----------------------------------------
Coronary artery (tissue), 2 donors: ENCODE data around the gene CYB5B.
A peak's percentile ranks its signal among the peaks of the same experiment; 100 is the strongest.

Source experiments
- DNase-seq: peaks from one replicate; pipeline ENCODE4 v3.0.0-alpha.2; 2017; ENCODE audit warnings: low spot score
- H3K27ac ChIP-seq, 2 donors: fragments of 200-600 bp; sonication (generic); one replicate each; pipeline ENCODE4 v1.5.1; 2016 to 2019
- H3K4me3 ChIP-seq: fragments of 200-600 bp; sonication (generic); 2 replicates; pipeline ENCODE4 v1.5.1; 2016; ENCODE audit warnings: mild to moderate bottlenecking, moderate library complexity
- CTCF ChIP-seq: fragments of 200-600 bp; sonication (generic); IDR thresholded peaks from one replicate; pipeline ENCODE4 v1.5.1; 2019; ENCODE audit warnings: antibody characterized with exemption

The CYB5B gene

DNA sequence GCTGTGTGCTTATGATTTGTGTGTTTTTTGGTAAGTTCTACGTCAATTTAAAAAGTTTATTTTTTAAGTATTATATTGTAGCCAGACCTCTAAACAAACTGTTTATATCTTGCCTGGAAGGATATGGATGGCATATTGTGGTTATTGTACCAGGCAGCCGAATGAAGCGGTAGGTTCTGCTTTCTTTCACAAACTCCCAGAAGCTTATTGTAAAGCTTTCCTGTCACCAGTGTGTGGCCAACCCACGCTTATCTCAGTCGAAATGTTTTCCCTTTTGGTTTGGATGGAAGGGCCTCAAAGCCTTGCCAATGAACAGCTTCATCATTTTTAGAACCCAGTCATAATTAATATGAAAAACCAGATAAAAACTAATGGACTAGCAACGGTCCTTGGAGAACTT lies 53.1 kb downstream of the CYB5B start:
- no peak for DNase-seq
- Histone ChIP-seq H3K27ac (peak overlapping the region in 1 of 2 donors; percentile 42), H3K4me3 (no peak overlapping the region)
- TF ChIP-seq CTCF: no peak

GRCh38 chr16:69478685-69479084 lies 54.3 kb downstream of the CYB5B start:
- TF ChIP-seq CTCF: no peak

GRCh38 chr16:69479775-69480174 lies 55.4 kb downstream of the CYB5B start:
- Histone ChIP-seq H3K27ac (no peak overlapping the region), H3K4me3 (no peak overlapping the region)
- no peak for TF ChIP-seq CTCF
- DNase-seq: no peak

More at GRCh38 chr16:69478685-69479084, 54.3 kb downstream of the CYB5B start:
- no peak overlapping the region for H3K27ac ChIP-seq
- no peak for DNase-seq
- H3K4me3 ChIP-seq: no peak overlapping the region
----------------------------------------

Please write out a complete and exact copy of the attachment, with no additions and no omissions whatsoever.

Coronary artery (tissue), 2 donors: ENCODE data around the gene CYB5B.
A peak's percentile ranks its signal among the peaks of the same experiment; 100 is the strongest.

Source experiments
- DNase-seq: peaks from one replicate; pipeline ENCODE4 v3.0.0-alpha.2; 2017; ENCODE audit warnings: low spot score
- H3K27ac ChIP-seq, 2 donors: fragments of 200-600 bp; sonication (generic); one replicate each; pipeline ENCODE4 v1.5.1; 2016 to 2019
- H3K4me3 ChIP-seq: fragments of 200-600 bp; sonication (generic); 2 replicates; pipeline ENCODE4 v1.5.1; 2016; ENCODE audit warnings: mild to moderate bottlenecking, moderate library complexity
- CTCF ChIP-seq: fragments of 200-600 bp; sonication (generic); IDR thresholded peaks from one replicate; pipeline ENCODE4 v1.5.1; 2019; ENCODE audit warnings: antibody characterized with exemption

The CYB5B gene

DNA sequence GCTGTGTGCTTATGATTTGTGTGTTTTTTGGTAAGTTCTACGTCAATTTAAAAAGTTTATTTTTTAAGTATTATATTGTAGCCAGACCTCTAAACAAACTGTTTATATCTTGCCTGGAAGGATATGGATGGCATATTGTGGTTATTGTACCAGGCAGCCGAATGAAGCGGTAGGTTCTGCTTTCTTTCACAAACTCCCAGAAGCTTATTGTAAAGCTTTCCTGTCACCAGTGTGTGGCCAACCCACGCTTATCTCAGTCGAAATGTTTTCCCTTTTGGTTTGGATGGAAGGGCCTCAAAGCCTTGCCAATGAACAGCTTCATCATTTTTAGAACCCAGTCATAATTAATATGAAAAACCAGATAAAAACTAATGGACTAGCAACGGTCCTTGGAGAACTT lies 53.1 kb downstream of the CYB5B start:
- no peak for DNase-seq
- Histone ChIP-seq H3K27ac (peak overlapping the region in 1 of 2 donors; percentile 42), H3K4me3 (no peak overlapping the region)
- TF ChIP-seq CTCF: no peak

GRCh38 chr16:69478685-69479084 lies 54.3 kb downstream of the CYB5B start:
- TF ChIP-seq CTCF: no peak

GRCh38 chr16:69479775-69480174 lies 55.4 kb downstream of the CYB5B start:
- Histone ChIP-seq H3K27ac (no peak overlapping the region), H3K4me3 (no peak overlapping the region)
- no peak for TF ChIP-seq CTCF
- DNase-seq: no peak

More at GRCh38 chr16:69478685-69479084, 54.3 kb downstream of the CYB5B start:
- no peak overlapping the region for H3K27ac ChIP-seq
- no peak for DNase-seq
- H3K4me3 ChIP-seq: no peak overlapping the region